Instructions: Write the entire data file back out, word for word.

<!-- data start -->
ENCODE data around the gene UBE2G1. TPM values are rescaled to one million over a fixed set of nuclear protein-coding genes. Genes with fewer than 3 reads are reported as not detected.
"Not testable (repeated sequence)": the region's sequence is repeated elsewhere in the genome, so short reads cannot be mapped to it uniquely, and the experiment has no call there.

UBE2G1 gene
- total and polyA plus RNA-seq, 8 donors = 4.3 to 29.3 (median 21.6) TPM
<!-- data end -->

ENCODE data around the gene UBE2G1. TPM values are rescaled to one million over a fixed set of nuclear protein-coding genes. Genes with fewer than 3 reads are reported as not detected.
"Not testable (repeated sequence)": the region's sequence is repeated elsewhere in the genome, so short reads cannot be mapped to it uniquely, and the experiment has no call there.

UBE2G1 gene
- total and polyA plus RNA-seq, 8 donors = 4.3 to 29.3 (median 21.6) TPM